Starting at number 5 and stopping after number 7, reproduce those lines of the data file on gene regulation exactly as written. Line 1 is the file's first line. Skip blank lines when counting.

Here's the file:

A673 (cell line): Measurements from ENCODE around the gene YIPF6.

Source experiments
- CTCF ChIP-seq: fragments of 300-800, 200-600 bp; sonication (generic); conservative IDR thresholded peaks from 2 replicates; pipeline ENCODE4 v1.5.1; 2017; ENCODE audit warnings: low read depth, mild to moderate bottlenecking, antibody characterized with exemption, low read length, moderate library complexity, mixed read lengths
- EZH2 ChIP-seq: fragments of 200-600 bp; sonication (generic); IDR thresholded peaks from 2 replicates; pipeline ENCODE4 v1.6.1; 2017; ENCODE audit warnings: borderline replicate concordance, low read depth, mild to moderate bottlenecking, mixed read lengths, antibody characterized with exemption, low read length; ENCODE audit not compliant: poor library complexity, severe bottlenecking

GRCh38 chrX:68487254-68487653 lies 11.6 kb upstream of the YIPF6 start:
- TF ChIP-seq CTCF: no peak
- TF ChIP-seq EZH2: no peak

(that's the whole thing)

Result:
GRCh38 chrX:68487254-68487653 lies 11.6 kb upstream of the YIPF6 start:
- TF ChIP-seq CTCF: no peak
- TF ChIP-seq EZH2: no peak